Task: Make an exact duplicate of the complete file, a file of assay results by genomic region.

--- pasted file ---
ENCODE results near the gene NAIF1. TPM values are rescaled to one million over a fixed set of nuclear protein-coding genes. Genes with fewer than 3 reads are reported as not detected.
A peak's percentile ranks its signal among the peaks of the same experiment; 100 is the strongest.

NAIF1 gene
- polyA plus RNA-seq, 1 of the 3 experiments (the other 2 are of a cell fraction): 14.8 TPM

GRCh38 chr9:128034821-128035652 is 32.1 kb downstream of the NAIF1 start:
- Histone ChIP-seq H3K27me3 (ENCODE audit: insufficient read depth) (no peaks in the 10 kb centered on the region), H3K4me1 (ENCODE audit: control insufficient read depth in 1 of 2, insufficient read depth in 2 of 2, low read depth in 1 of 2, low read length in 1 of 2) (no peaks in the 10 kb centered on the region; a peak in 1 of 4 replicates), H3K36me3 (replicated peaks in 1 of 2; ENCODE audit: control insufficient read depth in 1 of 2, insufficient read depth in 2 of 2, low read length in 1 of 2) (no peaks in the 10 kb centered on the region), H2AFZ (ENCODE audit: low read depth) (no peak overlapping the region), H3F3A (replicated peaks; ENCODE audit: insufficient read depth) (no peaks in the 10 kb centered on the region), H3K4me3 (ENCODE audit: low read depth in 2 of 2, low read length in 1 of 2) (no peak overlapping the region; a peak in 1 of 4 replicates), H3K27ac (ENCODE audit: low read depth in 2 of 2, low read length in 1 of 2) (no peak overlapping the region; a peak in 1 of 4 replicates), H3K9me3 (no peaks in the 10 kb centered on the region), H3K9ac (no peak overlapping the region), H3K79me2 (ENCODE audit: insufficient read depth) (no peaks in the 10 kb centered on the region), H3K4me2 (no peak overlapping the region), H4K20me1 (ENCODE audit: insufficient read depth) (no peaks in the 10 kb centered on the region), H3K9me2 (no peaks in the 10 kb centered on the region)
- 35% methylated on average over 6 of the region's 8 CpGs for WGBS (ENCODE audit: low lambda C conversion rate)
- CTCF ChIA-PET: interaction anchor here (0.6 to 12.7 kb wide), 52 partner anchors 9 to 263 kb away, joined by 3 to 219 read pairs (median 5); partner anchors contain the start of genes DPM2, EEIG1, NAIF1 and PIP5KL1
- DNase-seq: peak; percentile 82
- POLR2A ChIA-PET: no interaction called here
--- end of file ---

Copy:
ENCODE results near the gene NAIF1. TPM values are rescaled to one million over a fixed set of nuclear protein-coding genes. Genes with fewer than 3 reads are reported as not detected.
A peak's percentile ranks its signal among the peaks of the same experiment; 100 is the strongest.

NAIF1 gene
- polyA plus RNA-seq, 1 of the 3 experiments (the other 2 are of a cell fraction): 14.8 TPM

GRCh38 chr9:128034821-128035652 is 32.1 kb downstream of the NAIF1 start:
- Histone ChIP-seq H3K27me3 (ENCODE audit: insufficient read depth) (no peaks in the 10 kb centered on the region), H3K4me1 (ENCODE audit: control insufficient read depth in 1 of 2, insufficient read depth in 2 of 2, low read depth in 1 of 2, low read length in 1 of 2) (no peaks in the 10 kb centered on the region; a peak in 1 of 4 replicates), H3K36me3 (replicated peaks in 1 of 2; ENCODE audit: control insufficient read depth in 1 of 2, insufficient read depth in 2 of 2, low read length in 1 of 2) (no peaks in the 10 kb centered on the region), H2AFZ (ENCODE audit: low read depth) (no peak overlapping the region), H3F3A (replicated peaks; ENCODE audit: insufficient read depth) (no peaks in the 10 kb centered on the region), H3K4me3 (ENCODE audit: low read depth in 2 of 2, low read length in 1 of 2) (no peak overlapping the region; a peak in 1 of 4 replicates), H3K27ac (ENCODE audit: low read depth in 2 of 2, low read length in 1 of 2) (no peak overlapping the region; a peak in 1 of 4 replicates), H3K9me3 (no peaks in the 10 kb centered on the region), H3K9ac (no peak overlapping the region), H3K79me2 (ENCODE audit: insufficient read depth) (no peaks in the 10 kb centered on the region), H3K4me2 (no peak overlapping the region), H4K20me1 (ENCODE audit: insufficient read depth) (no peaks in the 10 kb centered on the region), H3K9me2 (no peaks in the 10 kb centered on the region)
- 35% methylated on average over 6 of the region's 8 CpGs for WGBS (ENCODE audit: low lambda C conversion rate)
- CTCF ChIA-PET: interaction anchor here (0.6 to 12.7 kb wide), 52 partner anchors 9 to 263 kb away, joined by 3 to 219 read pairs (median 5); partner anchors contain the start of genes DPM2, EEIG1, NAIF1 and PIP5KL1
- DNase-seq: peak; percentile 82
- POLR2A ChIA-PET: no interaction called here